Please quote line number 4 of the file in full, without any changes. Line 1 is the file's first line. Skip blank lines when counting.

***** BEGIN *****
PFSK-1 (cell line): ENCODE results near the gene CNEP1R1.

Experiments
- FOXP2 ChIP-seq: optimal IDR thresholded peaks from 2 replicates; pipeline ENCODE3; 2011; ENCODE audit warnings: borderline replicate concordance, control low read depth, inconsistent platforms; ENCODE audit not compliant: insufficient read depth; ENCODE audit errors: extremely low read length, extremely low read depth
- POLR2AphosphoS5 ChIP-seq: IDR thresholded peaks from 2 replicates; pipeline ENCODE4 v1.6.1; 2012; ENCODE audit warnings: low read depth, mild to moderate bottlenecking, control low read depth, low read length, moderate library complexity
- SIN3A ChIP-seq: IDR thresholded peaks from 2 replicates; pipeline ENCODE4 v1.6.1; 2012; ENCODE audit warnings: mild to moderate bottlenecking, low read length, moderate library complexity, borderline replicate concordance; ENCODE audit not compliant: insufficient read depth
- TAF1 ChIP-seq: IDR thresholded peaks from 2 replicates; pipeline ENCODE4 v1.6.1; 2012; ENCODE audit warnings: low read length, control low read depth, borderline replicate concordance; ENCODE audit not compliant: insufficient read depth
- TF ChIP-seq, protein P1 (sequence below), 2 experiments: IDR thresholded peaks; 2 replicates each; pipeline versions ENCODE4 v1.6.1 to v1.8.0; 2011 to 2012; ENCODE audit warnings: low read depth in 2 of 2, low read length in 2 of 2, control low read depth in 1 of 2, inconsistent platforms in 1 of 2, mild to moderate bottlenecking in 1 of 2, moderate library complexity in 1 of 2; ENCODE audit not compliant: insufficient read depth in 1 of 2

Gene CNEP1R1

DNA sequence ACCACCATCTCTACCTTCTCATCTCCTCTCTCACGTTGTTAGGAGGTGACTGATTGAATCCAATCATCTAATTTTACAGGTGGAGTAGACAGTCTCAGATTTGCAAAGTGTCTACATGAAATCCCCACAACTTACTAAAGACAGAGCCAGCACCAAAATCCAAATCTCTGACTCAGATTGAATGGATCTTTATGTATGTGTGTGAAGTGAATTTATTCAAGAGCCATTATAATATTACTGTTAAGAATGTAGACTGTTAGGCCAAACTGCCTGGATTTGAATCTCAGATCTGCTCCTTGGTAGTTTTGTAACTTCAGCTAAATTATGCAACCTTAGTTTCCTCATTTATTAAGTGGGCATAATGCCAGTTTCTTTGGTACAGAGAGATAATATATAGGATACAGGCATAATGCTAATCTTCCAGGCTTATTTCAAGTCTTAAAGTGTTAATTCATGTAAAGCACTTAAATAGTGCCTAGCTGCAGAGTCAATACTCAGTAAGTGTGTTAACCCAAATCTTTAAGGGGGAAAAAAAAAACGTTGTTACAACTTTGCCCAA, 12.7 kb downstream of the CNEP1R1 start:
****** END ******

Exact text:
- POLR2AphosphoS5 ChIP-seq: IDR thresholded peaks from 2 replicates; pipeline ENCODE4 v1.6.1; 2012; ENCODE audit warnings: low read depth, mild to moderate bottlenecking, control low read depth, low read length, moderate library complexity